A MINUTE'S silence was held outside Kilncraigs this week as trade union and civic representatives once again gathered for International Workers' Memorial Day.

The annual memorial event was observed last Thursday, April 28, to remember those who lost their lives, or became seriously injured, at work and to "fight for the living".

Members of the UNISON and UNITE trade unions were joined by Provost Tina Murphy, who took part in her last formal event before retiring from council business this week, council chief executive Nikki Bridle and other representatives.

UNISON branch chair Andrew Kane led the event, and explained the theme for this year is "make safe and healthy work a fundamental right".

He told those gathered: "Health and safety in the workplace protects those at work, but also protects those in the wider community.

"Whether it's in our community hospitals, our schools, or in care homes for the elderly – I think it's fair to say that in the past years we have witnessed a renewed focus on the importance of health and safety in the workplace through many of the measures introduced to combat the spread of Covid-19.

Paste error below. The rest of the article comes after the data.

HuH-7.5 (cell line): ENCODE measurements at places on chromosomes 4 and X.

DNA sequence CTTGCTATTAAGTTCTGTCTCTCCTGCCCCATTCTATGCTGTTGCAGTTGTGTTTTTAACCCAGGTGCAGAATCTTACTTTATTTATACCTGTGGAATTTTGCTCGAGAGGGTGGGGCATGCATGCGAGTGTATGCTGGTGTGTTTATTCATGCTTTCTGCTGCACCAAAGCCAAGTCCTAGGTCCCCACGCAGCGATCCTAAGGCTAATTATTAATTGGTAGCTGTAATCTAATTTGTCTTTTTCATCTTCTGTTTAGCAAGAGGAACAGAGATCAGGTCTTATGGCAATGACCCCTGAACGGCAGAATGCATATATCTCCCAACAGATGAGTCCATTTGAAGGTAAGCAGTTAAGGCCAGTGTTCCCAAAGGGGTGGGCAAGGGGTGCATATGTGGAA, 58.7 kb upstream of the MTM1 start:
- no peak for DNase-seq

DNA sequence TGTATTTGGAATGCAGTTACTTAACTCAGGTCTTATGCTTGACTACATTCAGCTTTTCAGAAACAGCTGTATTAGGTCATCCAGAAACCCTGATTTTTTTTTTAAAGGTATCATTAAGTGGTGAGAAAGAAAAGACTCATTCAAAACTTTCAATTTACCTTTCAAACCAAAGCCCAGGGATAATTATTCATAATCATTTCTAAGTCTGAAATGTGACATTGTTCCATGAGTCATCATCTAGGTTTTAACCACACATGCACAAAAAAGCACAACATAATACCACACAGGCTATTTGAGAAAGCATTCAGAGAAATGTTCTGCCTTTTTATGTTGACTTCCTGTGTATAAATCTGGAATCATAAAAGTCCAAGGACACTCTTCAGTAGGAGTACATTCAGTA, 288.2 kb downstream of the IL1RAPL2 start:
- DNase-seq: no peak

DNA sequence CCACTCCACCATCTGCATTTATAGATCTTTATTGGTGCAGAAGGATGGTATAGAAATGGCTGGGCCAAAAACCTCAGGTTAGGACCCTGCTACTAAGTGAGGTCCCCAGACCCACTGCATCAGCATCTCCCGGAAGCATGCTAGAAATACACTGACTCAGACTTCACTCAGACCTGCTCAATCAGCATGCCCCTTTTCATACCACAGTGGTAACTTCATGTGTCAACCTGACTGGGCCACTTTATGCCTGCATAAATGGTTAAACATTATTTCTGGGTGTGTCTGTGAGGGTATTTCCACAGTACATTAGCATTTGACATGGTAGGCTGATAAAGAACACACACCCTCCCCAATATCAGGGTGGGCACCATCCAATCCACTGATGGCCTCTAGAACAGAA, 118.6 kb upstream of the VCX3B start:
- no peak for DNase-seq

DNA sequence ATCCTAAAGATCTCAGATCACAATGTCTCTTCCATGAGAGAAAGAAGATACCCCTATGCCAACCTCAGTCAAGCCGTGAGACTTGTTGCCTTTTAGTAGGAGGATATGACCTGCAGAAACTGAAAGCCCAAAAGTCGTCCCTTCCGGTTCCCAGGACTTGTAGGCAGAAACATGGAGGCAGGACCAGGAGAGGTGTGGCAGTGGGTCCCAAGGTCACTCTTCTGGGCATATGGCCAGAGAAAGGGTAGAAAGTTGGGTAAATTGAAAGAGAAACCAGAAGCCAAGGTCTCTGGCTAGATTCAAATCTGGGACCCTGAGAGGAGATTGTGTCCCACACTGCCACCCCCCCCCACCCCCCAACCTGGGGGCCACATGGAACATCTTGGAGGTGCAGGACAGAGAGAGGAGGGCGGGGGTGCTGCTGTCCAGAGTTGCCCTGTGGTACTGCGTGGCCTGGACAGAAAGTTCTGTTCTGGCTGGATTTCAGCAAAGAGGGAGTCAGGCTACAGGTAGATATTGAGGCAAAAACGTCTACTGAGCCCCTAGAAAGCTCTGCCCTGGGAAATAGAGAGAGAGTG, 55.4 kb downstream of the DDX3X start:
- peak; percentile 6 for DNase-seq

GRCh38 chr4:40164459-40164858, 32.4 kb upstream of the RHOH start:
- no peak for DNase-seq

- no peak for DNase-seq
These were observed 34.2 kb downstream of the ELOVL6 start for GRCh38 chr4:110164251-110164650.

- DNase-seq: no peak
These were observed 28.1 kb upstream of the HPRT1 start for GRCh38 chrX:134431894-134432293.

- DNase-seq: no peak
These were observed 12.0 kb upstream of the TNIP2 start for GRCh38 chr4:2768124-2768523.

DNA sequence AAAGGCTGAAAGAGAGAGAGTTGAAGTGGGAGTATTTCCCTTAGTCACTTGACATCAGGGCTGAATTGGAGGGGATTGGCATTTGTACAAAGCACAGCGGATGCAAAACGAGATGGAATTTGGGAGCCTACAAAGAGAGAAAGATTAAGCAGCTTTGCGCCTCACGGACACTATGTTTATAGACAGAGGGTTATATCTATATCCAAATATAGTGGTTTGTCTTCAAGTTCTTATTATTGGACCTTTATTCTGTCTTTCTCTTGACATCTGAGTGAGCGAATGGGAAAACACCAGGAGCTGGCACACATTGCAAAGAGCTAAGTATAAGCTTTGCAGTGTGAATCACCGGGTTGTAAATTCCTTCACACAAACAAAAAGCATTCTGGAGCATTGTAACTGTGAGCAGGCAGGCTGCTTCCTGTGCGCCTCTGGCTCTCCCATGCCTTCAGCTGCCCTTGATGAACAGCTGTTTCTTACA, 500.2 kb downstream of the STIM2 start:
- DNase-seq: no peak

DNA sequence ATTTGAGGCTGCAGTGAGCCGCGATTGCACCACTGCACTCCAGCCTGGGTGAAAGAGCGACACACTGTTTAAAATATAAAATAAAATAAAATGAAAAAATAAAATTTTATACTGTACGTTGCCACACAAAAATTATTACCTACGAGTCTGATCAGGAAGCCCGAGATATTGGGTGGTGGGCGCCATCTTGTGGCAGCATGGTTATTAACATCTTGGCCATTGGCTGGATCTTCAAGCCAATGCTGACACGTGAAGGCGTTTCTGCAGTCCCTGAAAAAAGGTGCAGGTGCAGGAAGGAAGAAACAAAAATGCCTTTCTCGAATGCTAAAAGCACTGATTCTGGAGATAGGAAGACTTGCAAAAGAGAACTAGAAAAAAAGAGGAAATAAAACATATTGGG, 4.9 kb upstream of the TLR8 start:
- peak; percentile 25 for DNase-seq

"And now being scaled back, or removed, it is essential that we don't allow complacency to creep back in."

Provost Murphy spoke about the health and safety journey from the horrific conditions of the past and called on workers to become empowered when it comes to calling out any shortcomings.

"Do not be afraid to speak up and say: 'This isn't right'."

Clackmannanshire Council chief executive Nikki Bridle paid respects to those who have been killed, disabled, injured or made unwell by their work.

"In remembering those who have suffered as a result of their work, we also aim to ensure the continued safety of the living", she said.

Pamela Robertson, UNISON branch secretary, explained it has been three years since the last proper commemoration was held at Kilncraigs, due to the pandemic.

She said: "Even though we may never know the true toll of deaths from Covid caught at work, or the ongoing legacy of long Covid, we must never forget how dangerously exposed to Covid-19 our public sector workers have been during the pandemic.

"We remember them all today along with those who have died at work through any other cause."

Seonaid Scott, health and safety adviser, spoke of a renewed commitment to keeping people safe as they return to work.

She added: "It can be easy to be overwhelmed when we look at the scope of health and safety across an organisation such as the council, or just to assume that we as individuals are too small to make a difference.

"However, if each one of us took five minutes a week to do one thing to improve health and safety, we would very soon see a difference."